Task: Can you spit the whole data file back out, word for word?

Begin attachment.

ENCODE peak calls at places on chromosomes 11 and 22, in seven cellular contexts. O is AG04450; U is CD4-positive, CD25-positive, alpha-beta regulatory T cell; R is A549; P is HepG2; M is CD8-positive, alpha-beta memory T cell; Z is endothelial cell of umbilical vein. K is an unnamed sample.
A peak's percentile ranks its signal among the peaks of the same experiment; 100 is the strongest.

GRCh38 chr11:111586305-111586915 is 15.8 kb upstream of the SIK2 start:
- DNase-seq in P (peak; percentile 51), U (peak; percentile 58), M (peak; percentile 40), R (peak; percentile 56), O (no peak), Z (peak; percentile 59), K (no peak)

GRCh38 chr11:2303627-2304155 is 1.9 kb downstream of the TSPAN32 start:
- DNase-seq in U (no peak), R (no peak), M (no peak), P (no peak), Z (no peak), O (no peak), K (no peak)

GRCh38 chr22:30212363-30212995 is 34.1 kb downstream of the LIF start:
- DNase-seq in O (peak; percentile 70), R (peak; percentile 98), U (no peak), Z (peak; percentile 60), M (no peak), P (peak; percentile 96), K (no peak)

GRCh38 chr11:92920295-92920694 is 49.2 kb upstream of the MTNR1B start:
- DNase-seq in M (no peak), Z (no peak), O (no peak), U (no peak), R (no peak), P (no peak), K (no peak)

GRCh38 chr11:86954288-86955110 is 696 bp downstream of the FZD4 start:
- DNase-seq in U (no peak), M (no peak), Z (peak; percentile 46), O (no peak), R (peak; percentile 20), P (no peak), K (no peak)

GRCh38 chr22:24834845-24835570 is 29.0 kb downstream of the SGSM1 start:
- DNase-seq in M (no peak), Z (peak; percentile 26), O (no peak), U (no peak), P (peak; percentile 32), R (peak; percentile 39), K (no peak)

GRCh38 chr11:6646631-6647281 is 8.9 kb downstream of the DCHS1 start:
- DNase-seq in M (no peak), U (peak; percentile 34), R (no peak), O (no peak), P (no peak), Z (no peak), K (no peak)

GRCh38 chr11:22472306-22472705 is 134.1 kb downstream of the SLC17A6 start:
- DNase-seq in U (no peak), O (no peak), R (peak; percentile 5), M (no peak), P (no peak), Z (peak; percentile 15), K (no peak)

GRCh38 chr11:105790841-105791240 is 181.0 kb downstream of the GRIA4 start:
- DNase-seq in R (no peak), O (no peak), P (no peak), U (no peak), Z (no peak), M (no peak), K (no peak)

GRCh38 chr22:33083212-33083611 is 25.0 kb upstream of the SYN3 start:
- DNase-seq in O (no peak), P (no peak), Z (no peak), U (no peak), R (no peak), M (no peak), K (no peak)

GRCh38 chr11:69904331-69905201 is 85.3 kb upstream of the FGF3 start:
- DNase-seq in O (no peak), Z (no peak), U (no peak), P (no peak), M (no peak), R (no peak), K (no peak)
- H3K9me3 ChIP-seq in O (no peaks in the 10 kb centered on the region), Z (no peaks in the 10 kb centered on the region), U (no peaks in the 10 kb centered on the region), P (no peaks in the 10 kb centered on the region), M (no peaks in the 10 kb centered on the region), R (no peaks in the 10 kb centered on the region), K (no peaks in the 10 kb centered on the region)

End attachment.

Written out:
ENCODE peak calls at places on chromosomes 11 and 22, in seven cellular contexts. O is AG04450; U is CD4-positive, CD25-positive, alpha-beta regulatory T cell; R is A549; P is HepG2; M is CD8-positive, alpha-beta memory T cell; Z is endothelial cell of umbilical vein. K is an unnamed sample.
A peak's percentile ranks its signal among the peaks of the same experiment; 100 is the strongest.

GRCh38 chr11:111586305-111586915 is 15.8 kb upstream of the SIK2 start:
- DNase-seq in P (peak; percentile 51), U (peak; percentile 58), M (peak; percentile 40), R (peak; percentile 56), O (no peak), Z (peak; percentile 59), K (no peak)

GRCh38 chr11:2303627-2304155 is 1.9 kb downstream of the TSPAN32 start:
- DNase-seq in U (no peak), R (no peak), M (no peak), P (no peak), Z (no peak), O (no peak), K (no peak)

GRCh38 chr22:30212363-30212995 is 34.1 kb downstream of the LIF start:
- DNase-seq in O (peak; percentile 70), R (peak; percentile 98), U (no peak), Z (peak; percentile 60), M (no peak), P (peak; percentile 96), K (no peak)

GRCh38 chr11:92920295-92920694 is 49.2 kb upstream of the MTNR1B start:
- DNase-seq in M (no peak), Z (no peak), O (no peak), U (no peak), R (no peak), P (no peak), K (no peak)

GRCh38 chr11:86954288-86955110 is 696 bp downstream of the FZD4 start:
- DNase-seq in U (no peak), M (no peak), Z (peak; percentile 46), O (no peak), R (peak; percentile 20), P (no peak), K (no peak)

GRCh38 chr22:24834845-24835570 is 29.0 kb downstream of the SGSM1 start:
- DNase-seq in M (no peak), Z (peak; percentile 26), O (no peak), U (no peak), P (peak; percentile 32), R (peak; percentile 39), K (no peak)

GRCh38 chr11:6646631-6647281 is 8.9 kb downstream of the DCHS1 start:
- DNase-seq in M (no peak), U (peak; percentile 34), R (no peak), O (no peak), P (no peak), Z (no peak), K (no peak)

GRCh38 chr11:22472306-22472705 is 134.1 kb downstream of the SLC17A6 start:
- DNase-seq in U (no peak), O (no peak), R (peak; percentile 5), M (no peak), P (no peak), Z (peak; percentile 15), K (no peak)

GRCh38 chr11:105790841-105791240 is 181.0 kb downstream of the GRIA4 start:
- DNase-seq in R (no peak), O (no peak), P (no peak), U (no peak), Z (no peak), M (no peak), K (no peak)

GRCh38 chr22:33083212-33083611 is 25.0 kb upstream of the SYN3 start:
- DNase-seq in O (no peak), P (no peak), Z (no peak), U (no peak), R (no peak), M (no peak), K (no peak)

GRCh38 chr11:69904331-69905201 is 85.3 kb upstream of the FGF3 start:
- DNase-seq in O (no peak), Z (no peak), U (no peak), P (no peak), M (no peak), R (no peak), K (no peak)
- H3K9me3 ChIP-seq in O (no peaks in the 10 kb centered on the region), Z (no peaks in the 10 kb centered on the region), U (no peaks in the 10 kb centered on the region), P (no peaks in the 10 kb centered on the region), M (no peaks in the 10 kb centered on the region), R (no peaks in the 10 kb centered on the region), K (no peaks in the 10 kb centered on the region)